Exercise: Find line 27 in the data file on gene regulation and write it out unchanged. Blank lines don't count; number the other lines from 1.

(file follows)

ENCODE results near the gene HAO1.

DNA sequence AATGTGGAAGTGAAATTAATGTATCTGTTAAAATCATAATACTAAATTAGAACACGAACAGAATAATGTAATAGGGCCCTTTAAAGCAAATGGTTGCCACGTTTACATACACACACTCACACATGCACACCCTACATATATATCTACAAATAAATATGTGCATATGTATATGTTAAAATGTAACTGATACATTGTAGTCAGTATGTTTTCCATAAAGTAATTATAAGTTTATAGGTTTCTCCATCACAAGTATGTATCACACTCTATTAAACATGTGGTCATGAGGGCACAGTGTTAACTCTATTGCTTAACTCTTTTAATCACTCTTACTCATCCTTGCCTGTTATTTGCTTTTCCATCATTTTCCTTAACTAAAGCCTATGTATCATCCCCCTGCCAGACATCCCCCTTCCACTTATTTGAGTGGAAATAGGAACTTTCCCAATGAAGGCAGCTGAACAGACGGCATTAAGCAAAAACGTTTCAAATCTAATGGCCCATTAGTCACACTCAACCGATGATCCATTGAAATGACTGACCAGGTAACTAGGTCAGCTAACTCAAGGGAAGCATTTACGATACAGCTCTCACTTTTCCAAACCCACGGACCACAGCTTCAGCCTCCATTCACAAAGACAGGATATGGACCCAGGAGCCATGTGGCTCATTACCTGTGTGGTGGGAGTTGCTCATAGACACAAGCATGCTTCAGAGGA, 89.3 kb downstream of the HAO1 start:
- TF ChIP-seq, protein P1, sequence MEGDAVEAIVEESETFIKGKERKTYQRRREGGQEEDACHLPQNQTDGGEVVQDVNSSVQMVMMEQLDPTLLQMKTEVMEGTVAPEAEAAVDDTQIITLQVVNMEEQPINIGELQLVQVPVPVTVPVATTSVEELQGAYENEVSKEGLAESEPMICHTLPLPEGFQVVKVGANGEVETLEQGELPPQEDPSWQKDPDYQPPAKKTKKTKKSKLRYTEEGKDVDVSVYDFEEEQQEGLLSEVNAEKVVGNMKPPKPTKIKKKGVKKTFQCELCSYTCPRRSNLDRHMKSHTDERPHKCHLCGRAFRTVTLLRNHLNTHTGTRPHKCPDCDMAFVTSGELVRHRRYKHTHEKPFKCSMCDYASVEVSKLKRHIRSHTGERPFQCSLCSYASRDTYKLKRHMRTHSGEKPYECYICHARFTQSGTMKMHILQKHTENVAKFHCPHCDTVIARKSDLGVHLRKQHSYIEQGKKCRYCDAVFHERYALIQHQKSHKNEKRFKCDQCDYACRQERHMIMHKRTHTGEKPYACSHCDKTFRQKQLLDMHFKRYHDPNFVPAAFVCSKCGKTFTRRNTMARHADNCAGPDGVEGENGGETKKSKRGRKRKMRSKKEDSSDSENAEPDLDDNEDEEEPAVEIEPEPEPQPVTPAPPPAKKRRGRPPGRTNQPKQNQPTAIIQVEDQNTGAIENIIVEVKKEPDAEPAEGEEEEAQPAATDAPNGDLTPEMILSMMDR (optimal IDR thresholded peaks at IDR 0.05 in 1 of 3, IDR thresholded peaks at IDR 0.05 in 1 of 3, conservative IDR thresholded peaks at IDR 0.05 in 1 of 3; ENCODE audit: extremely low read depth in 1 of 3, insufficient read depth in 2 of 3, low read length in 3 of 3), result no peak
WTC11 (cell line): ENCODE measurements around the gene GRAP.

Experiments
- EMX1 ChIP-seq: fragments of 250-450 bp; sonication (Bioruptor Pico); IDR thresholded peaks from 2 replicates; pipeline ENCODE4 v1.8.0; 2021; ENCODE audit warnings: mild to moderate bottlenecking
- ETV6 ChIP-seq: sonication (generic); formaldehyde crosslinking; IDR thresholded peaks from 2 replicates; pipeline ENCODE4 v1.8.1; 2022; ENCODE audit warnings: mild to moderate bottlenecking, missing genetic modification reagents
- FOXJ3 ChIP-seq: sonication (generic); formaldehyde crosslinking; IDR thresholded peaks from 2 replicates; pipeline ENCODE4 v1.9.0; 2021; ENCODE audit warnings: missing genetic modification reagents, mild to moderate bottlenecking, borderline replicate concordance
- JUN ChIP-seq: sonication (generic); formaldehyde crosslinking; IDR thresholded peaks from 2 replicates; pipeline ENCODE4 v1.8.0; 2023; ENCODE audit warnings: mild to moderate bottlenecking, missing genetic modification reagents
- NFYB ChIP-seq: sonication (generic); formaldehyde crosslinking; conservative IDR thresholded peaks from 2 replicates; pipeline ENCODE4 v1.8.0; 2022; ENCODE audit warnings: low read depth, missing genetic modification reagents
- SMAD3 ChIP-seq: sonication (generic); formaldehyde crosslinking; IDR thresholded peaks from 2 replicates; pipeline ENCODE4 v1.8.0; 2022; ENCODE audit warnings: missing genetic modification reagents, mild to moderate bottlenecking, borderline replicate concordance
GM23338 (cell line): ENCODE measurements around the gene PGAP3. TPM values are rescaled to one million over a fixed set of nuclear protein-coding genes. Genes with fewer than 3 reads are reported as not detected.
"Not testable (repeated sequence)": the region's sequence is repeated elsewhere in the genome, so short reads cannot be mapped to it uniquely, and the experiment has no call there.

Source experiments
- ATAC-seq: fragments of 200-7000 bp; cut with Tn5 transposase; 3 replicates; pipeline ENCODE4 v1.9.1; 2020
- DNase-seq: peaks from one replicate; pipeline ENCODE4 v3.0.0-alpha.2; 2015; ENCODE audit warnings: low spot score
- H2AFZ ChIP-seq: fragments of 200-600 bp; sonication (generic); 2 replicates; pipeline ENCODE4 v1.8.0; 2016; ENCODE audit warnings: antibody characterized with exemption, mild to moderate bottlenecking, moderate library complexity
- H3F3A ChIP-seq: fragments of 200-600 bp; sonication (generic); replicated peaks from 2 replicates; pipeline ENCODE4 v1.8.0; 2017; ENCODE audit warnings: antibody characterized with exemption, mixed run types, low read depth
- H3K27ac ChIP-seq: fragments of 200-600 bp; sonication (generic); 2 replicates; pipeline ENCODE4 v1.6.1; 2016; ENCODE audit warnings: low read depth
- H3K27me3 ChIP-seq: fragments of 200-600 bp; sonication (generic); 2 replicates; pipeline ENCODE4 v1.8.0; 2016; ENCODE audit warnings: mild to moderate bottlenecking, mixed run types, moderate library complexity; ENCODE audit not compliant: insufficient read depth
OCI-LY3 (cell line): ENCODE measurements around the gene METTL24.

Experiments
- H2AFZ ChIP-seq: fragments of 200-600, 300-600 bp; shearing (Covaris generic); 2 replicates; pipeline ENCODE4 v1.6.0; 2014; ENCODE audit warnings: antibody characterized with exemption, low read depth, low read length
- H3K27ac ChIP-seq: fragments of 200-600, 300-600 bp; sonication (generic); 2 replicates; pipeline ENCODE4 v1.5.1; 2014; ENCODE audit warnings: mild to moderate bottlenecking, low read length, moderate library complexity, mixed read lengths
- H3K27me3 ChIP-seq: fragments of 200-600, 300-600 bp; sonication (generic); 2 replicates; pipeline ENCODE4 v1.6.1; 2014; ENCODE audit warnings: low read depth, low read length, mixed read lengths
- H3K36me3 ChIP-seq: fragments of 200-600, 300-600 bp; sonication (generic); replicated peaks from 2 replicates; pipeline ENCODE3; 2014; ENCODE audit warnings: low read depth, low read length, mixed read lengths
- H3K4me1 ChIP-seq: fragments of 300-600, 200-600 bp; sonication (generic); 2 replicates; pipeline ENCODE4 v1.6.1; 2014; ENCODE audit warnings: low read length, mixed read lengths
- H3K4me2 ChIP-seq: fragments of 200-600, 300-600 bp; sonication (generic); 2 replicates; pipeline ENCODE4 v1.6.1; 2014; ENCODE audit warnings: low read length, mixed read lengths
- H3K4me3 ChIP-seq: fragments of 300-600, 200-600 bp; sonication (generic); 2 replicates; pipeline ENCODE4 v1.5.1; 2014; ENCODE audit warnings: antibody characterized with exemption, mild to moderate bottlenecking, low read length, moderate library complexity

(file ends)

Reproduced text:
- H3K4me1 ChIP-seq: fragments of 300-600, 200-600 bp; sonication (generic); 2 replicates; pipeline ENCODE4 v1.6.1; 2014; ENCODE audit warnings: low read length, mixed read lengths